India: Cases of terror from social media posts about Tripura violence | Police news

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New delhi, india – On several occasions since Saturday, the terrible idea of ​​having to spend time in jail crossed the mind of a 20-year-old Indian journalist working for a small, emerging media outlet.

The journalist’s social media account, who did not want to be identified, is among 102 Twitter, Facebook and YouTube accounts being investigated by police in the northeastern state of Tripura under the strict Illegal Activities (Prevention) Law (UAPA). ).

Social media accounts are accused of sharing “fake news” following attacks on several mosques in Tripura last month by suspected members of Hindu right-wing groups.

The rare incidents in the remote state bordering Bangladesh were an apparent retaliation for religious violence in that country after a photo of the Quran affixed to an idol of a Hindu deity during the Durga Puja festival sparked riots involving at least two Hindus. they died.

Days after the Bangladesh violence, members of the far-right Vishwa Hindu Parishad (World Hindu Council or VHP) and other Hindu groups held protest rallies in Tripura and allegedly attacked the muslims and its religious sites, including mosques.

The VHP is affiliated with the Rashtriya Swayamsevak Sangh (RSS), the ideological mentor of Prime Minister Narendra Modi’s Bharatiya Janata Party (BJP), who also heads the state government in Tripura.

‘I was just doing my job’

The violence and vandalism have left Tripura’s 350,000 Muslims scared as journalists, activists, lawyers and community leaders continue to demand action against the perpetrators.

Groups of students raise slogans against violence in Tripura, during a protest in New Delhi. [Prakash Singh/AFP]

Police claim misleading images and information were shared on social media to allegedly provoke further violence, an accusation denied by the defendants.

“I was just doing my job of reporting an assault on a Muslim [in Tripura]. I also mentioned how the police immediately came to his rescue, ”the young journalist told Al Jazeera.

“Instead of arresting the rioters, the police go after journalists and activists.”

Another defendant, a senior member of the Islamic Student Organization of India, told Al Jazeera that the cases against him and others are intended to “harass those who speak out against injustice and divert attention from violence. “.

He said that his tweet was not fake and that he had all the evidence and testimonials to back up his claim.

If convicted under the UAPA, the defendant could be jailed for up to seven years.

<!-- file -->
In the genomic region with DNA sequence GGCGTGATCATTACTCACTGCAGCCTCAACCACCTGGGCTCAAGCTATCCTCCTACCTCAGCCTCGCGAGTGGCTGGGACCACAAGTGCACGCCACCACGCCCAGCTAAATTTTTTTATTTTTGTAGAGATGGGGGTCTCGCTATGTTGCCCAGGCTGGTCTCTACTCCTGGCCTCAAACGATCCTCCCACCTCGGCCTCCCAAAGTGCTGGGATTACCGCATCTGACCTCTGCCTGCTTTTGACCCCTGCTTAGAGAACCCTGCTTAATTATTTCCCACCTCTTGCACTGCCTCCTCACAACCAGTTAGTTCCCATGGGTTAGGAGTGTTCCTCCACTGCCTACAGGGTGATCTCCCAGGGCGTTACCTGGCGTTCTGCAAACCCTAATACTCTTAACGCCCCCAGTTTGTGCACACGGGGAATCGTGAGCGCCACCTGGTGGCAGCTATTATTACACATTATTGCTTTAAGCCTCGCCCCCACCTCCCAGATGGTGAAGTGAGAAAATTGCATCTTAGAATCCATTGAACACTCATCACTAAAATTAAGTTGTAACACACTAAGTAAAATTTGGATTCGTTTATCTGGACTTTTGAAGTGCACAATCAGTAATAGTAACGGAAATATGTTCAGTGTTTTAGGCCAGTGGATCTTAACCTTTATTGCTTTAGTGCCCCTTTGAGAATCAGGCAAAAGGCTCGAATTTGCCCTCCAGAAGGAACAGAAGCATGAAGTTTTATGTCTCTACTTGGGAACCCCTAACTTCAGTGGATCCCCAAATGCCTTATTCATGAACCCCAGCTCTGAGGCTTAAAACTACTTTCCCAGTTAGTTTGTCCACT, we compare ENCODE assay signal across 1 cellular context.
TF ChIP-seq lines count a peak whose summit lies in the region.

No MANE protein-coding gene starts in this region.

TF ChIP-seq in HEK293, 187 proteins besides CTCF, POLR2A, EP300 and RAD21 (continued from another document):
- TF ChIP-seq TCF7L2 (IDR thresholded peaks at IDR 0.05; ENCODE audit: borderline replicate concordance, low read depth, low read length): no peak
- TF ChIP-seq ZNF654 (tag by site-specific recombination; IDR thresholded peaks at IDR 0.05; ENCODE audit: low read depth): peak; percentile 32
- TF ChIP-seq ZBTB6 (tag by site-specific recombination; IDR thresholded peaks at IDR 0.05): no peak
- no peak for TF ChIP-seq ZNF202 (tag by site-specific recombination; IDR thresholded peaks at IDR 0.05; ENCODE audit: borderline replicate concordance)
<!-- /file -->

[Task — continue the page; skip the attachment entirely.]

Last week, a team of Supreme Court lawyers visited the restless regions of Tripura and published an investigative report on the violence.

A day later, two members of the team, Ansar Indori and Mukesh Kumar, were charged with making statements “promoting enmity between religious groups and causing people from different religious communities to cause a breach of the peace” and charged under of various laws, including UAPA.

Indori said he was “taken aback” by the harsh charges and wondered why he was booked.

“We went there to serve democracy and protect the rights of citizens,” he said. “We did our work within the realm of the law and we engaged with the police and the administration,” he told Al Jazeera.

By presenting the cases, he said, the BJP government was sending a message that it cannot be held responsible for the violence and that there will be consequences for asking questions.

“Naturally, this will send fear among civil society and every activist will think twice before uttering a word.”

Journalists and activists have also accused the Tripura police of underestimating and denying reports of attacks and burning of mosques, and of claiming that the situation was under control.

Rahul Gandhi, leader of India’s main opposition party, Congress, said the cases against journalists and activists were the BJP’s “cover-up tactic” by “shooting the messenger.”

“The truth cannot be silenced by UAPA,” Gandhi tweeted on Monday.

But the Tripura police claim to have found “some known and unknown people and organizations who, directly or indirectly, were accomplices of the crime, promoting hatred and enmity, through social networks as part of the conspiracy.”

Arindam Nath, Tripura Police Inspector General, defended the use of UAPA against the 102 defendants.

“We use these laws because the volume of posts on social media was huge. We came across 150 posts, out of which we selected 102 accounts for sharing provocative material, ”he told Al Jazeera by phone.

The social media posting cases are the latest escalation in the government’s crackdown on online dissent in India.

In April, when the country was in the midst of a brutal second wave of the coronavirus pandemic, the government asked Twitter to block all content critical of its handling of the crisis.

Earlier this year, India also introduced new information technology laws to regulate social media and digital news. While the government has defended the measures citing national security, human rights groups and experts have raised concerns about freedom of expression.

According to Mishi Choudhary, a New York-based lawyer and activist, while the police may seek the help of social media companies for an investigation, they cannot request that a person’s account be blocked.

She told Al Jazeera that only the central government is authorized to make such requests under Indian law and called the cases filed in Tripura an example of “hyperactive policing.”

“In addition, the misuse of UAPA against individuals in cases that do not necessarily fall into the category of terrorism cases must be stopped.”

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